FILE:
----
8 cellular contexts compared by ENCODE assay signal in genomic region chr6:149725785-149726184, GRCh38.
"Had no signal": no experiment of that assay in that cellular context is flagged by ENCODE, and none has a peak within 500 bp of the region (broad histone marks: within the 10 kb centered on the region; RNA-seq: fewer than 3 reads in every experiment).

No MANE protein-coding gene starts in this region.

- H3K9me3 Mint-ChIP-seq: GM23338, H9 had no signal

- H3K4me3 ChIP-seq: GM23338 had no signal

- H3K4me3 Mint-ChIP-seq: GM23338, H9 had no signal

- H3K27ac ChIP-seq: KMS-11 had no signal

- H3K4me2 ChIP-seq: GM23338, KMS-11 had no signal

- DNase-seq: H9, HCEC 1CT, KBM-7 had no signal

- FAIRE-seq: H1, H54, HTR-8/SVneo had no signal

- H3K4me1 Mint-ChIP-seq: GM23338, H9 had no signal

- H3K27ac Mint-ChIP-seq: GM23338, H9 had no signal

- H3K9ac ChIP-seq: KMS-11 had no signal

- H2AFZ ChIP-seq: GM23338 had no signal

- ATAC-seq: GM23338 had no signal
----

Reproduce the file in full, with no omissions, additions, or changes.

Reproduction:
8 cellular contexts compared by ENCODE assay signal in genomic region chr6:149725785-149726184, GRCh38.
"Had no signal": no experiment of that assay in that cellular context is flagged by ENCODE, and none has a peak within 500 bp of the region (broad histone marks: within the 10 kb centered on the region; RNA-seq: fewer than 3 reads in every experiment).

No MANE protein-coding gene starts in this region.

- H3K9me3 Mint-ChIP-seq: GM23338, H9 had no signal

- H3K4me3 ChIP-seq: GM23338 had no signal

- H3K4me3 Mint-ChIP-seq: GM23338, H9 had no signal

- H3K27ac ChIP-seq: KMS-11 had no signal

- H3K4me2 ChIP-seq: GM23338, KMS-11 had no signal

- DNase-seq: H9, HCEC 1CT, KBM-7 had no signal

- FAIRE-seq: H1, H54, HTR-8/SVneo had no signal

- H3K4me1 Mint-ChIP-seq: GM23338, H9 had no signal

- H3K27ac Mint-ChIP-seq: GM23338, H9 had no signal

- H3K9ac ChIP-seq: KMS-11 had no signal

- H2AFZ ChIP-seq: GM23338 had no signal

- ATAC-seq: GM23338 had no signal